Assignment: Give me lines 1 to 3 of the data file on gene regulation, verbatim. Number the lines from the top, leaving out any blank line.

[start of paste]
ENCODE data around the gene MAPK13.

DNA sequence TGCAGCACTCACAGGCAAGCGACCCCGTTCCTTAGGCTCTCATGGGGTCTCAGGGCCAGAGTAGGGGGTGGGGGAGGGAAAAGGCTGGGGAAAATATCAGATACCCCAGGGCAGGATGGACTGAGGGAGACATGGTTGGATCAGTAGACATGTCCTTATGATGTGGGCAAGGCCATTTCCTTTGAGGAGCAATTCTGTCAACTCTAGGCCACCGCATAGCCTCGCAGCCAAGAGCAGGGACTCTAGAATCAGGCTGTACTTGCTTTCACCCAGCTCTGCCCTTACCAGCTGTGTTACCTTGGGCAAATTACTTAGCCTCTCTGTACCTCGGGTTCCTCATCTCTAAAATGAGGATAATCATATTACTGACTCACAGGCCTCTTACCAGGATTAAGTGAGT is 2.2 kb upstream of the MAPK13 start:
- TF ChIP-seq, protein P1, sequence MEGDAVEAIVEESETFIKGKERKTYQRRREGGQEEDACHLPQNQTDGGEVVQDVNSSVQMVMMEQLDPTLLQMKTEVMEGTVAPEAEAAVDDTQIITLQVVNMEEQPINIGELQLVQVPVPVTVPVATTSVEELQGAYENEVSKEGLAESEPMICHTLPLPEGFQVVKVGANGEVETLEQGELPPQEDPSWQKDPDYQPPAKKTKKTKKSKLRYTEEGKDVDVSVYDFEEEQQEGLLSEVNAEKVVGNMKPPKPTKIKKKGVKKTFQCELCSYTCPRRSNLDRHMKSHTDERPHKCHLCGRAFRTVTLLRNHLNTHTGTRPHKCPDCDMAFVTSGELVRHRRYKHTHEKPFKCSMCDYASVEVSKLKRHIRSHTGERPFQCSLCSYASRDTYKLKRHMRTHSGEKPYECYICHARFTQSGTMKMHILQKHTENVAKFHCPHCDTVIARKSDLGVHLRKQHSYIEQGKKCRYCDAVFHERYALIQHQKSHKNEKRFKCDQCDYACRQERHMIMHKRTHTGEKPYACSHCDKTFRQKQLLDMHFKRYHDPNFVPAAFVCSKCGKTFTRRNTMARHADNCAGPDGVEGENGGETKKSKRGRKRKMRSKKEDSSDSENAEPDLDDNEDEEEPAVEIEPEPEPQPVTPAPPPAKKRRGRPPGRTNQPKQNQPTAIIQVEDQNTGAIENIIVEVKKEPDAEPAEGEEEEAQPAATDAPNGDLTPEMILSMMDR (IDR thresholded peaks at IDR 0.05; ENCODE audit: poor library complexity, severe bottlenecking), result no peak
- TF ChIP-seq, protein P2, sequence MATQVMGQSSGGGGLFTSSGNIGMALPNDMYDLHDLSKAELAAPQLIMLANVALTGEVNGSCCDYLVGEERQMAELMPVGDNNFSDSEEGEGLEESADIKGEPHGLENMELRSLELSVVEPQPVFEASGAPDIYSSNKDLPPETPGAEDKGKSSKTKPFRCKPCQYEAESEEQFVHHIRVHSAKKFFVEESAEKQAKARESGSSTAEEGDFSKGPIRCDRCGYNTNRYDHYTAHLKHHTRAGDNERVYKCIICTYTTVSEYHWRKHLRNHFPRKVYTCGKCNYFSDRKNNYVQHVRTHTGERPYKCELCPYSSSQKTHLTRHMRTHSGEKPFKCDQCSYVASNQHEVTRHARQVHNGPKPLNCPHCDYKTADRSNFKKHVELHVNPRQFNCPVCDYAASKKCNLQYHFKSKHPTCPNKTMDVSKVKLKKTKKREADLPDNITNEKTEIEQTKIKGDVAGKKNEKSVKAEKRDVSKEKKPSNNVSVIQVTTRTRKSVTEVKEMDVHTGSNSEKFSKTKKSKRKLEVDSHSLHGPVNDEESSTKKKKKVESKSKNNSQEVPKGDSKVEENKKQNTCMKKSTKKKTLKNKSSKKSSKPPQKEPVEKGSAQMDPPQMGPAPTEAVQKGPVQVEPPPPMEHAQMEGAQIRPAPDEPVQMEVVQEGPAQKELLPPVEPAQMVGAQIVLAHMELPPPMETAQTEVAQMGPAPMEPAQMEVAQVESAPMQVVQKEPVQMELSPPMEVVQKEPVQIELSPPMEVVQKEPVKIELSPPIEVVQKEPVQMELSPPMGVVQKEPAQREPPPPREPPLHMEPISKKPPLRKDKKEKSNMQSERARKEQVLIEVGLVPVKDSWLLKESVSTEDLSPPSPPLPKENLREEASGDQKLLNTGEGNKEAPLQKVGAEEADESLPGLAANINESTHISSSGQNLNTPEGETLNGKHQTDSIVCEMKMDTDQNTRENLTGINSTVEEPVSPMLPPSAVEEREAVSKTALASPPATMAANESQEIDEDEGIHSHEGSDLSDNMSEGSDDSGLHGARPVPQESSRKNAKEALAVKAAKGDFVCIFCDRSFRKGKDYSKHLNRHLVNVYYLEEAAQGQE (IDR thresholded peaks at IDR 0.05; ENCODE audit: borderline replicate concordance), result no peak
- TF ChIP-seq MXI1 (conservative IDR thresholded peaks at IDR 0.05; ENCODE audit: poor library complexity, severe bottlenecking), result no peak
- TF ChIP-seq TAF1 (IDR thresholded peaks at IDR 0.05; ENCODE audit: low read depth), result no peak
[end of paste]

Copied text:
ENCODE data around the gene MAPK13.

DNA sequence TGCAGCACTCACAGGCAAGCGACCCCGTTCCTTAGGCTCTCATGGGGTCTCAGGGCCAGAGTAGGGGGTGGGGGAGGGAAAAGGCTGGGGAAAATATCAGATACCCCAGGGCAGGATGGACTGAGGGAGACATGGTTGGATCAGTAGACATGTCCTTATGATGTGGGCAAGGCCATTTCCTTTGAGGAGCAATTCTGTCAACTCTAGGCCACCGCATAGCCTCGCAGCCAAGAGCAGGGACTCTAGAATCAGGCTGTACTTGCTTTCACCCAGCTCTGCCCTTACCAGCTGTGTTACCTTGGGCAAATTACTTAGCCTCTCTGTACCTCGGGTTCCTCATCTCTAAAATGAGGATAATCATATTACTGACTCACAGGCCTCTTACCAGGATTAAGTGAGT is 2.2 kb upstream of the MAPK13 start:
- TF ChIP-seq, protein P1, sequence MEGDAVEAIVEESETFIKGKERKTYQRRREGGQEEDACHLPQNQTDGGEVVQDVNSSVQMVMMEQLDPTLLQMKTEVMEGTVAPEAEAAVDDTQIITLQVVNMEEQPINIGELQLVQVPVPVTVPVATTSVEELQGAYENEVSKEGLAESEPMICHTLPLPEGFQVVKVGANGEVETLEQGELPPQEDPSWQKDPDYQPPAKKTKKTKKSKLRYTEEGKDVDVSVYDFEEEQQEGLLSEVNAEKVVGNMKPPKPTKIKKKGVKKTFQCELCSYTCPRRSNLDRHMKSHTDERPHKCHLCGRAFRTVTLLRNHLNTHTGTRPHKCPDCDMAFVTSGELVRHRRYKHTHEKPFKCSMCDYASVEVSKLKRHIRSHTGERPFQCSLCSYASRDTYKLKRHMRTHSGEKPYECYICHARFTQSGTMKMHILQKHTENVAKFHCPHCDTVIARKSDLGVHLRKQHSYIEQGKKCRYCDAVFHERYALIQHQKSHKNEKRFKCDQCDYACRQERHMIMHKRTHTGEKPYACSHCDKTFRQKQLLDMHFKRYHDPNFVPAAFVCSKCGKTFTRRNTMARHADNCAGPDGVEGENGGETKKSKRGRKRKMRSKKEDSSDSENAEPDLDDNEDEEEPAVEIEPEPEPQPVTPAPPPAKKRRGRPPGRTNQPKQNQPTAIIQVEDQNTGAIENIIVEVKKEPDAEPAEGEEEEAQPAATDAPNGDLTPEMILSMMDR (IDR thresholded peaks at IDR 0.05; ENCODE audit: poor library complexity, severe bottlenecking), result no peak